Palliative care: Opioids for pain

Last updated: Sunday, January 03, 2021

Often patients are initially managed on a regular dose of an immediate-release morphine product such as Oramorph solution every four hours. When pain control is stable, they are then switched to a modified-release formulation that is usually given twice daily. The initial dose of modified-release morphine can be calculated by adding up the total amount of oral morphine over 24 hours. This includes regular four hourly doses plus any ‘when required’ doses prescribed for breakthrough pain.
For example, a patient, Paul, has required 10mg oral morphine solution every four hours with two 10mg ‘when required’ doses, for a few days. His 24-hour morphine requirement is 80mg. Therefore his starting dose of modified-release morphine would be 40mg every 12 hours or 80mg every 24 hours.
The BNF advises that the first dose of the modified-release preparation can be given at the same time as the last dose of the immediate-release preparation, or within 4 hours of it. However, in practice there might need to be more of an overlap while the modified-release preparation starts to work. Immediate-release morphine should continue to be prescribed ‘when required’ for breakthrough pain and can be given every 2-4 hours (up to hourly may be needed if pain is severe or in the last days of life). The ‘when required’ dose should be about one-sixth to one-tenth of the total daily dose of modified-release morphine. Additional doses of opioids may also be required when breakthrough pain is predicted such as during a dressing change.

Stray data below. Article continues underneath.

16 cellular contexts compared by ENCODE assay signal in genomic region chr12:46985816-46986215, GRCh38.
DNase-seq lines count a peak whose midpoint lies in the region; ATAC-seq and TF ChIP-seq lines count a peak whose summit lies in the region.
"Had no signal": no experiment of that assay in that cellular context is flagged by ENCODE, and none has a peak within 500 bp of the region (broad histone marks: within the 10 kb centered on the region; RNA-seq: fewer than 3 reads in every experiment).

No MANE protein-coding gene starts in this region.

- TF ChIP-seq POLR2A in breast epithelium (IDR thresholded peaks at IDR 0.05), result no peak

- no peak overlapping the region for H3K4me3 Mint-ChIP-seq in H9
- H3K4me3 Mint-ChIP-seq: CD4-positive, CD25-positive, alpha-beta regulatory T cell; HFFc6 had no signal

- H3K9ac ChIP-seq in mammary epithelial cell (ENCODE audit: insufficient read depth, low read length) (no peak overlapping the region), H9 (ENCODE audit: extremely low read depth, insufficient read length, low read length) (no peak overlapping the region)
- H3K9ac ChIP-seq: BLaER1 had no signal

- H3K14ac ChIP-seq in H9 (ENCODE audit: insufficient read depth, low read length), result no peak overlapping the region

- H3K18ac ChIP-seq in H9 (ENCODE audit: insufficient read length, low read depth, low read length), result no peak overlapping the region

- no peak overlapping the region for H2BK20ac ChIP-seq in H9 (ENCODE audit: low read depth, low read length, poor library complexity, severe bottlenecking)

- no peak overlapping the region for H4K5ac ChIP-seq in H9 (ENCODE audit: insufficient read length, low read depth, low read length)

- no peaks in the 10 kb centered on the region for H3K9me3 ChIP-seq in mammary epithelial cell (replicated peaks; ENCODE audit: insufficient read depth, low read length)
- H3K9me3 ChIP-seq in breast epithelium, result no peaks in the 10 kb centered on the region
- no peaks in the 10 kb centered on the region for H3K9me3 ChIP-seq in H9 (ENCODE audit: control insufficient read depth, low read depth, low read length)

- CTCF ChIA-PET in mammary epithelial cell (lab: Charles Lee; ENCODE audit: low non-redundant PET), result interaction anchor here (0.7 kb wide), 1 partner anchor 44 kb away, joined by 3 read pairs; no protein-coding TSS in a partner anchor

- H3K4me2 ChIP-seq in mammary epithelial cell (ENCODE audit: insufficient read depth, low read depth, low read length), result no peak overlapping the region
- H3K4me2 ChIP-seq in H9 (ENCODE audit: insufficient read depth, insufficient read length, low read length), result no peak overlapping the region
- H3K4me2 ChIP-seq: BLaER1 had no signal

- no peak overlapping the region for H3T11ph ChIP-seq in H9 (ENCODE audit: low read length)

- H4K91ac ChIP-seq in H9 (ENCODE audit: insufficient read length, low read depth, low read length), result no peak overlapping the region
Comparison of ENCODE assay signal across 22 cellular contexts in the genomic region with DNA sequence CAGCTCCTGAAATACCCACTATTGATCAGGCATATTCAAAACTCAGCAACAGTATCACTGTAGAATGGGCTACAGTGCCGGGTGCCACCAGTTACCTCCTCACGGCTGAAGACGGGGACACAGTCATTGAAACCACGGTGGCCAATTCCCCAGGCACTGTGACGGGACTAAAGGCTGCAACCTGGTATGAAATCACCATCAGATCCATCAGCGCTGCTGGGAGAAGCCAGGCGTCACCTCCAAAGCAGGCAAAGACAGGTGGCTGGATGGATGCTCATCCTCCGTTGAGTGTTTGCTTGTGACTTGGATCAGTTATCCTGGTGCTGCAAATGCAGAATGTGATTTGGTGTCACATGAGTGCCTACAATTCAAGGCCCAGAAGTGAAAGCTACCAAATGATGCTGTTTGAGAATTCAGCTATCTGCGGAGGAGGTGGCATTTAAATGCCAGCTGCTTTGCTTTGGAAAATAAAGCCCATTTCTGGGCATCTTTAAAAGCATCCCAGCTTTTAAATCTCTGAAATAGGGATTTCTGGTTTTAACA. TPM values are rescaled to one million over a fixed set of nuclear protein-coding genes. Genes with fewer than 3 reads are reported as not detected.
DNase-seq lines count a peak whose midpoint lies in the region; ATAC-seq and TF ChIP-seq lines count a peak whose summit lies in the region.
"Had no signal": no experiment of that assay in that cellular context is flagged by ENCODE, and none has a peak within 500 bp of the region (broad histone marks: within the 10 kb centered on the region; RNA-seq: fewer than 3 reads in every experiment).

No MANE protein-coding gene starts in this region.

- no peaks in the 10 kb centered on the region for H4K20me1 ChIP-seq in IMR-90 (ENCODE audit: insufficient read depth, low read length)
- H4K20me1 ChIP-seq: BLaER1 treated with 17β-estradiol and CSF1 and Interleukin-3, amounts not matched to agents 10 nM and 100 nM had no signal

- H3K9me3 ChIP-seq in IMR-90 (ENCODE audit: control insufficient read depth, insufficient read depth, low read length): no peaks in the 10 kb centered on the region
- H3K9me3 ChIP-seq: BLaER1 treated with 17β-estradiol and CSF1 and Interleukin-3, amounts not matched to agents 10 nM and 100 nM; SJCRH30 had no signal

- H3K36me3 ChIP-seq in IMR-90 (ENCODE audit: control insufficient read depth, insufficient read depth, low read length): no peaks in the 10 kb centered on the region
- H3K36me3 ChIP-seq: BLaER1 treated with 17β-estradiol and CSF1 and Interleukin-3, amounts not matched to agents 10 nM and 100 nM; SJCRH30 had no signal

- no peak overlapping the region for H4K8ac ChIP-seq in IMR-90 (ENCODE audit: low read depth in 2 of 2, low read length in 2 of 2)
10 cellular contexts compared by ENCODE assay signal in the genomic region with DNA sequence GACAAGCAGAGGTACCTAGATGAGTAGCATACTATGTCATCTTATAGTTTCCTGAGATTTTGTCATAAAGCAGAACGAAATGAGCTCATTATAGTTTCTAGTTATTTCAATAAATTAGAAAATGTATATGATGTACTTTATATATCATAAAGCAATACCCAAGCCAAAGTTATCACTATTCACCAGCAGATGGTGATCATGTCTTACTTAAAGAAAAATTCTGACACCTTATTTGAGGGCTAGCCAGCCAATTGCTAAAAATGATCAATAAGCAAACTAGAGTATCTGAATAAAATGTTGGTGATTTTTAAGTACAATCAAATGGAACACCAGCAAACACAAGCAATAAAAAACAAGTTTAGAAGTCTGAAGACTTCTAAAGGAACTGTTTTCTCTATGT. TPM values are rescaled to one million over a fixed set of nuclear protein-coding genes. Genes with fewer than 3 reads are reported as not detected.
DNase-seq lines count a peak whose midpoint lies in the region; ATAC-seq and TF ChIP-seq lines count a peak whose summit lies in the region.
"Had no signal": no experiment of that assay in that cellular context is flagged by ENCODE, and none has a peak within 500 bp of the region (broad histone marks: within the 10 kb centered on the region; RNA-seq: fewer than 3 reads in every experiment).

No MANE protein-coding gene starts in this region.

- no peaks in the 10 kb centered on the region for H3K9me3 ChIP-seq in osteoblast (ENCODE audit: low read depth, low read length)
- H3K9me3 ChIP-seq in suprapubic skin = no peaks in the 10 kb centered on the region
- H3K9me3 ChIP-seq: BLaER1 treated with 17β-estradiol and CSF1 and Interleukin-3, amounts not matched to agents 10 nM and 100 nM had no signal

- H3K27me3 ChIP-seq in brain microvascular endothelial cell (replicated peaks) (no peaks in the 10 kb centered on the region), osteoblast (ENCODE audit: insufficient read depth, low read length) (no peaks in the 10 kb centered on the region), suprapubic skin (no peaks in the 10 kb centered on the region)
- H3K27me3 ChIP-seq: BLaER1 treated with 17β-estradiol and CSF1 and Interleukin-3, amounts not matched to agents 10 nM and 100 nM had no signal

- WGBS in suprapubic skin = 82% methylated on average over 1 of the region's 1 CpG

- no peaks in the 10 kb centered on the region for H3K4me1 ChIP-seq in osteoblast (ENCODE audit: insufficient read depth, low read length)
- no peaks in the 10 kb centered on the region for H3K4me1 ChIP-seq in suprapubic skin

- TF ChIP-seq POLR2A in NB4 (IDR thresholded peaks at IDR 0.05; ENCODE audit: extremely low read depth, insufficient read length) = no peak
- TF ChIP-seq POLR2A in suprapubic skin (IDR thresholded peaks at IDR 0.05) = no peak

For our patient, Paul, on modified-release morphine sulphate 40mg every 12 hours, the ‘when required’ dose of immediate-release morphine would be around 10mg every 2-4 hours.
If a patient’s condition declines and they become unable to swallow, a change in route of administration should be considered. Morphine is often the preferred parenteral opioid given continuously using an infusion device called a syringe driver. Diamorphine is also sometimes used; it is more soluble in water compared to morphine and can be dissolved in a smaller volume. 

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In practice in the UK, the subcutaneous route is used in preference to the intravenous route. This is in part because inserting an intravenous access device can sometimes be difficult in a palliative context (e.g. if the patient is restless, and/or has poor venous access). In addition, the intravenous route is associated with a broader range of complications compared to the subcutaneous route (e.g. phlebitis, extravasation). Also if access is lost, there may be more of a delay in inserting a new intravenous cannula which is a more specialist skill compared to a subcutaneous access device, which may lead to loss of symptom control. Subcutaneous administration also allows for greater patient mobility, as they are less restricted by the presence of a peripheral intravenous cannula usually in an arm vein. 

Fentanyl and buprenorphine are useful alternatives that can be given as transdermal patches if the patient's pain is stable and their dose is unlikely to change rapidly. However serious harm including fatalities have been reported with transdermal opioid preparations due to accidental exposure in the case of fentanyl and medication errors with buprenorphine, and so extra care is required if these are prescribed.

Guidance on conversion between oral morphine and other opioids is given in most palliative care resources. Interpret dose conversion factors with care as they are only approximations, and there is a great deal of inter-patient variability.

Anticipation and management of the side effects of analgesics is an important part of optimising therapy. Nausea and vomiting, sedation and constipation are the most common side effects observed in patients taking opioids. However nausea and vomiting are usually transient and improve after several days. Patients should take long-term laxatives regularly to minimise the risk of constipation.